Interior in Art Deco style

The origins of Art Deco can be traced back to  France. Suggestions of the style can be seen as far back as the turn of the century. In 1900, a professional association for design was organized. The  Société des Artistes Décorateurs worked to modernize design standards. The French government sponsored an international trade exhibit which was scheduled for 1915 but postponed until 1925. The goal of this exhibit was for France to reclaim its position as the leader in luxurious decorative arts. The exhibit was dedicated to a modern world. International manufacturers shared elegant and sophisticated wares with the public, and the style of Art Deco was well on its way to achieving global success.

Art Deco came into high fashion during a period known as Modernism. The style was strongly influenced by progressive painters and sculptors of the era. Fauvism, Futurism, Cubism, Constructivism, and Bauhaus all played important roles in Art Deco. The style represents a rejection of what came before it and an effort to keep pace with the changes in the modern world. Designers sought to break away from the heavily decorated Beaux Arts and the flowing natural forms of  Art Nouveau by developing a crisp, uncluttered, and graphic style.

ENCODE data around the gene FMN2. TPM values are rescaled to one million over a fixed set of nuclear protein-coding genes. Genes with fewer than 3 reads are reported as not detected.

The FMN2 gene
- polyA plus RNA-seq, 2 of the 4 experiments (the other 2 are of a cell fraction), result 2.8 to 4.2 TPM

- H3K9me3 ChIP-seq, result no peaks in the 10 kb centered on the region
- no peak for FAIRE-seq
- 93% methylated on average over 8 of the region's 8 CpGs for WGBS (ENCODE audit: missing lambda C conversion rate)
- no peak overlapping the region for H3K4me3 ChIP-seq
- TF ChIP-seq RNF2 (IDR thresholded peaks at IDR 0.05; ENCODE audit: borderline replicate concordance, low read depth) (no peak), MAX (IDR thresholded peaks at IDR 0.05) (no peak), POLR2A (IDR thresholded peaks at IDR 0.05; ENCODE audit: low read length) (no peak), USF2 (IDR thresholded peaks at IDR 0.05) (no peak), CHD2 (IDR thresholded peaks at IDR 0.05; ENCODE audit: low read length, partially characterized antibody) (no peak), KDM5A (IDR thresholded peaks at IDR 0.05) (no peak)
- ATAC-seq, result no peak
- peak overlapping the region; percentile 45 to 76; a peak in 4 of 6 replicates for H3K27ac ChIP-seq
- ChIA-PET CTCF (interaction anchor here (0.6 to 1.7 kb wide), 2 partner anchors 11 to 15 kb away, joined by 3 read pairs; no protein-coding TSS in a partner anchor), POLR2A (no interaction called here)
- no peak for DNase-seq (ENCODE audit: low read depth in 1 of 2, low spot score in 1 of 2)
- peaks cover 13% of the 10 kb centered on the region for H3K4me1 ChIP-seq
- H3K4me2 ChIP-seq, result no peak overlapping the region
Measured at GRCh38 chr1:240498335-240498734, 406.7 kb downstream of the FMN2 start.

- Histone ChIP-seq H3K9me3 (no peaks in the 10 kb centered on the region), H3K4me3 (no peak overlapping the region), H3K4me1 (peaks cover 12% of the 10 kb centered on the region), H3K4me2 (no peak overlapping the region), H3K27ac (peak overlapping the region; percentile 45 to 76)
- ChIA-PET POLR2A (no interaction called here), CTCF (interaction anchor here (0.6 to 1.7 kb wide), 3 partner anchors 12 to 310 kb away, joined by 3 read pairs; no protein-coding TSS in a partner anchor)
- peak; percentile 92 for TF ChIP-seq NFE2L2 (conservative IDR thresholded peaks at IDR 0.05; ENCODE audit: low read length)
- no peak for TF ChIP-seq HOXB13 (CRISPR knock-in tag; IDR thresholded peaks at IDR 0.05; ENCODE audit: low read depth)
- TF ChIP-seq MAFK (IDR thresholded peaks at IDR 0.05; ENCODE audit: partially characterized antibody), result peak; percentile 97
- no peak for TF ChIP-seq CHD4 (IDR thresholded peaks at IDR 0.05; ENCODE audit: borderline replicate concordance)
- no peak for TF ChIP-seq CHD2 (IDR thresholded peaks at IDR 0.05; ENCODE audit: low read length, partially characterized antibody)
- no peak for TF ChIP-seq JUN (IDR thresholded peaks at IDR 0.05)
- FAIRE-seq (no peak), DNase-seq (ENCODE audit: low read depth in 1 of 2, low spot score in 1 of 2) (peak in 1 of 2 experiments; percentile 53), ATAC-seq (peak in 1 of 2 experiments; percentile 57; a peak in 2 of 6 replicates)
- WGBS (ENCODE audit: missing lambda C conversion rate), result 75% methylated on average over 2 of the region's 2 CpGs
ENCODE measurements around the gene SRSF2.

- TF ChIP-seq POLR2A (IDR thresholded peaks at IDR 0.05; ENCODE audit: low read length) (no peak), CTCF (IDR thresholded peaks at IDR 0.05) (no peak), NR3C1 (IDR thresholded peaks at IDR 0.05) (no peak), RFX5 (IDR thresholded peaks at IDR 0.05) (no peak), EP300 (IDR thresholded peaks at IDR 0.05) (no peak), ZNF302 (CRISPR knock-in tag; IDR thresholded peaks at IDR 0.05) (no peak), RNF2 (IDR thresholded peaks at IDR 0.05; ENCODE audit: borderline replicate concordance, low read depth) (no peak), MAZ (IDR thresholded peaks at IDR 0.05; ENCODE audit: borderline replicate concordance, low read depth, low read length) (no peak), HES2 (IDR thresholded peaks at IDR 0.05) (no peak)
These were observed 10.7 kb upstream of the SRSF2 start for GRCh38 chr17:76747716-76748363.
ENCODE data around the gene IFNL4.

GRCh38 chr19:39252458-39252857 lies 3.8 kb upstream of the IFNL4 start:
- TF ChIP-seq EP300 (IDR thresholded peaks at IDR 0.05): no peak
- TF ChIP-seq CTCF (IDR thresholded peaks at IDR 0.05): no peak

The eclectic style also drew from many other sources. The discovery of King Tut's tomb in 1922 strongly influenced design elements. Ancient Egyptian decorative motifs can be seen on many of the period's buildings and crafts. Among others, African, Native American, Greco-Roman, Aztec, and Mayan designs were also prominent themes of the period.

Modernism was about rebellion against pretentious sociological rules. The movement encouraged reaching beyond the limits of perfection and image. In the arts, modern painters, sculptors, and designers began to explore subjects previously considered taboo. These modern thinkers sought to represent discovery and truth. The period brought about a freedom of expression and the female figure became a popular Art Deco subject. Bronze and ivory figures were produced by many sculptors. Figures of maidens, dancers and mythological creatures were often seen carved into panels and doorways. The female figure became a predominant theme in interior design and was found on ceramics, statuettes, lamps, barware, poster art, ashtrays, and picture frames.

With sunshine and heat streaming through the windows of Tom’s and Daisy’s sitting room, Nick Caraway walks into the room and is immediately bathed in the privileged light of their world. With huge chandeliers lining the hallway and dotting across the ceiling, the wealth of the inhabitants is made painfully clear. The Art Deco period is well known for a luxurious style – designers of the time used exotic woods, geometric patterns and smooth lines in their furniture. Jordan and Daisy recline in the heat on an oversized cream lounge suite, as used to great effect here, which was very much in vogue at the time – particularly with the matching wood arms on the sofa and chairs.